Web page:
The Rimsky-Korsakoffee House

Dear Liza,

The other night we took a long walk after dinner. Auntie Bridgett had read about a restaurant called The Rimsky-Korsakoffee House that is about a mile from our house, at 12th Avenue and Alder. It was quirky, she said, and possibly haunted, and we should go there.

So we did. We walked due west, right into the setting sun, and by the time we got to the restaurant, we were sun-blind and exhausted.  From where we stood on the sidewalk, there was no sign that the building was a restaurant, or even occupied. The faded rose Victorian exterior looked like one of the hundreds of great houses in Portland that have gotten tired over the years. The lawn was weedy and the willow tree a bit overgrown. At 6:57, it was as if no one had been up the stairs in years. At 7:00, a small “Open” sign came on and people began walking up the street towards it.

We entered the cluttered, underlit foyer, our eyes and glasses still adjusting from the bright afternoon outside. “Take a menu” a sign said, so we did, and wandered into the living room. Small tables and chairs filled the space, where a piano sat in the corner and all sorts of knick-knacks perched on shelves.

The number 36 dangled from the ceiling and was spelled out in roman numerals made from yard sticks. Auntie Bridgett remembered that the restaurant had been started in 1980, so was 36 last year. It is as old as your daddy. The whole place was lit with fairy lights.

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Auntie Bridgett and “36”

We sat and listened to the Romantic piano music of Rimsky-Korsakoff lilting through the small rooms, reading the hand-written signs. “Warning to customers: This is the OUT door” said a sign on the door to the kitchen. “This table for 2 people only” was the sign on our table. We were three, but no one seemed to mind. Quirky, indeed.

Our waitress took our order and we shared the most delicious ginger cake I have ever had. The cinnamon coffee was rich and sweet, and Grandpa Nelson’s ice cream sundae was wonderfully cold and fluffy. Having enjoyed our dessert and coffee and recovered completely from our walk, we paid our bill and got up to leave.

We saw what we hadn’t before, the stairs up to the restroom, over which hung a swing of sorts. On the bottom (the side towards us) was another hand written sign: “Everyone Enjoy Engaging in Eating, Entertainment, Escape, Enlightenment, Euphony, Elsewise, Exit!” We had seen no signs of haunting, but it was early yet. Maybe the spirits wake up later.

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Orders from above

We had a conversation with the baker before we left, complimenting him on his ginger cake and getting the recipe, which he rattled off from memory. “But don’t quote me,” he said. “I make a lot of cakes.” I don’t remember it, but I will have fun trying to duplicate it, once the weather cools off enough to bake.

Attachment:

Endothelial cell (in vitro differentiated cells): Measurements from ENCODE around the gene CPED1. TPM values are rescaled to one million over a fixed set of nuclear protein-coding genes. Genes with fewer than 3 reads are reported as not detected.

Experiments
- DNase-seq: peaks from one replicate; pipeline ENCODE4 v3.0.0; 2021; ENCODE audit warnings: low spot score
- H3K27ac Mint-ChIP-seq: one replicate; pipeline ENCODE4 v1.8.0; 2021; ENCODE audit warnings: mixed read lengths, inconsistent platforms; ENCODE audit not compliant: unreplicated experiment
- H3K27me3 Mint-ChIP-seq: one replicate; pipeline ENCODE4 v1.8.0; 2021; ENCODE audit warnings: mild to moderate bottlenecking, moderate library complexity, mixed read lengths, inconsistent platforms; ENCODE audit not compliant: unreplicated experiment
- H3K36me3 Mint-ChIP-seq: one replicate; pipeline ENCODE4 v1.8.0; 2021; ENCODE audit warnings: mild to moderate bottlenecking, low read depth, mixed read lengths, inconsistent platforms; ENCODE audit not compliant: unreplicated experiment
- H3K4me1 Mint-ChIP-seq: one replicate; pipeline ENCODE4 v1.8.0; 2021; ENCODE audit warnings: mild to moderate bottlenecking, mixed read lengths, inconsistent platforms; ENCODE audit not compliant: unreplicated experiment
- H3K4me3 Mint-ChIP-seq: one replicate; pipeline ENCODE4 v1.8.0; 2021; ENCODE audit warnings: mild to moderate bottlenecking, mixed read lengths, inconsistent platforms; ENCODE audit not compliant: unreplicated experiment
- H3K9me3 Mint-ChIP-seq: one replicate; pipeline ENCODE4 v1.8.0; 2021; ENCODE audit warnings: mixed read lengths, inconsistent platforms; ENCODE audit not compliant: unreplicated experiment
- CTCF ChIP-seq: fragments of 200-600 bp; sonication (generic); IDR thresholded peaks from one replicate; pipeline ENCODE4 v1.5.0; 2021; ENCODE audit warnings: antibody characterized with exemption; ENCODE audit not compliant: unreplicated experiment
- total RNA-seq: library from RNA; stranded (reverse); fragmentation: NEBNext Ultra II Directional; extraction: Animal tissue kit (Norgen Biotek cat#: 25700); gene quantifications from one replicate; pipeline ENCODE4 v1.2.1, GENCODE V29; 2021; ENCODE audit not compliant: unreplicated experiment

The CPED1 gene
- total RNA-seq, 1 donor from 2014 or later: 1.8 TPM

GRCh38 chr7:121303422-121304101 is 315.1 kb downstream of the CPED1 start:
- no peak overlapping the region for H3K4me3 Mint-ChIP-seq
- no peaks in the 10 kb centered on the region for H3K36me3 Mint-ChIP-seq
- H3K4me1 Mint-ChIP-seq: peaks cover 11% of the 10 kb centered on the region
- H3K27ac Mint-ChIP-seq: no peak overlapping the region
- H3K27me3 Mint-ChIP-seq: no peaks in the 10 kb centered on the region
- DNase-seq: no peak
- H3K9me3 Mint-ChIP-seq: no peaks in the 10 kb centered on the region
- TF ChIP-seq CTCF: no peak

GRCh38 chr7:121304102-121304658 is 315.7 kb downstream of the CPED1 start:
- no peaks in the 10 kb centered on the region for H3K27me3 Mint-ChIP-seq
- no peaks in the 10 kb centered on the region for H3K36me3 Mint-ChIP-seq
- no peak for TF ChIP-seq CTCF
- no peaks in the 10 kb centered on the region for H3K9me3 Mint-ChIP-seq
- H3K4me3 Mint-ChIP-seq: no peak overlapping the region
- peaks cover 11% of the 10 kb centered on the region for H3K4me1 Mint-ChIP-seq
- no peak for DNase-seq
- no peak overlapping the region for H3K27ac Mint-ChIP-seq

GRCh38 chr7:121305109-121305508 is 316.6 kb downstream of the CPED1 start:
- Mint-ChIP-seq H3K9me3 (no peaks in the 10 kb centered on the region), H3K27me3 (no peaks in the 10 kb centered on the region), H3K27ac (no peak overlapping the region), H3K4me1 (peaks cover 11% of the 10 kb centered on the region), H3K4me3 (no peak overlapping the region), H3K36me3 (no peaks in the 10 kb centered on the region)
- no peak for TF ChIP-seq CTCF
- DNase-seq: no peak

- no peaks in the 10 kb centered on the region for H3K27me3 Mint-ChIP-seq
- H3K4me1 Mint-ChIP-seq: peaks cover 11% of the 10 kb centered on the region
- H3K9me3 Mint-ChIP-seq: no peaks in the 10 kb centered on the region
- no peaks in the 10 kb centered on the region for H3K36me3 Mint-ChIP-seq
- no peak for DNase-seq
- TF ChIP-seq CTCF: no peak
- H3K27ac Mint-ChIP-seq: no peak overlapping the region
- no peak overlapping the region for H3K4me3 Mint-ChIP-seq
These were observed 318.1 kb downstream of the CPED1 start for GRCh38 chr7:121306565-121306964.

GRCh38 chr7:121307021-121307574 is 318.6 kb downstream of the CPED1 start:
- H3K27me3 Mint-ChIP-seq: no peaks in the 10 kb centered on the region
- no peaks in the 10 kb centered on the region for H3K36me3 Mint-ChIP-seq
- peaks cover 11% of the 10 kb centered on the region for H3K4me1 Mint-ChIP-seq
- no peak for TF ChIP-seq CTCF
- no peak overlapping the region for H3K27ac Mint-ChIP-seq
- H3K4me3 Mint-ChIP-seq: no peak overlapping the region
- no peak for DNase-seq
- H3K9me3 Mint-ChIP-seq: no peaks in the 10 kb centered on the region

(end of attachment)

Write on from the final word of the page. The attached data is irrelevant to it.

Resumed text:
Love,

Grandma Judy

Walking, Walking by the River….

Dear Liza,

Yesterday Auntie Bridgett wanted to get out during the day and write for her comic strip, so we set off to find a new coffee shop. We walked down Burnside past Heart and Grendel’s, and settled in at Ristoretto on Couch for some pastries, chai and coffee.

After an hour of relaxing, reading, writing and listening to some pretty weird music, we headed off again. We walked past some very interesting new buildings, like “The Fair-Haired Dumbbell”, and I realized we were only five blocks from the Willamette River. We had been talking about making time to walk along the river, so we did!

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Fair-Haired Dumbbell

But you simply can’t start a major adventure on just coffee and a hand pie. Wandering down Martin Luther King Jr. Drive (we call it MLK) we found the Sheridan Fruit Company. It is SO much more than fruit! They make sausages, cheeses, have a food truck, and a whole grocery store that has been there since 1906! The whole place smells fabulous. We shared the Seafood Creole Special of spicy shrimp, sausage, polenta and veggies and felt properly fortified for our journey.

 

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Sheridan Fruit Co., since 1906!

There is a huge freeway that runs between the east part of Portland and the River,  but with Googlemaps and patience, we followed bridges over freeways and under bridges and found the Vera Katz Eastbank Esplanade. It is named for a woman who was mayor of Portland and in the Oregon government for years, and this wonderful path follows the Willamette River for one and a half miles.

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Vera Katz Statue Photo credit mygola.com

Along this path are water fountains, bubblers, benches, sculpture, trees, and even floating public docks to sit on and even jump into the river from, if you like. A few fellows did, and it looked like fun, but we didn’t…wet and drippy are not a good way to walk around town.

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Auntie Bridgett, me, the Hawthorne Bridge, and the Willamette River

We walked to the south end, just under the Hawthorne Bridge, and then north to the Burnside Bridge, up a long flight of steps, and turned east towards home. It had gotten warm and we were pooped. We walked up Ash Street and realized we had walked six miles! No wonder we were tired!

We sat on the couch, drank lots of water, and both fell asleep. After dinner, when it was cooler, Grandpa Nelson joined us and we…..walked some more! Just through Laurelhurst Park this time, not even a whole mile, but the breeze was cool and dogs and kids were playing in the park. It was worth it.

Love,

Grandma Judy

PS The flamingos are celebrating a birthday AND the eclipse! Check out this picture!

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Flamingo birthday/eclipse party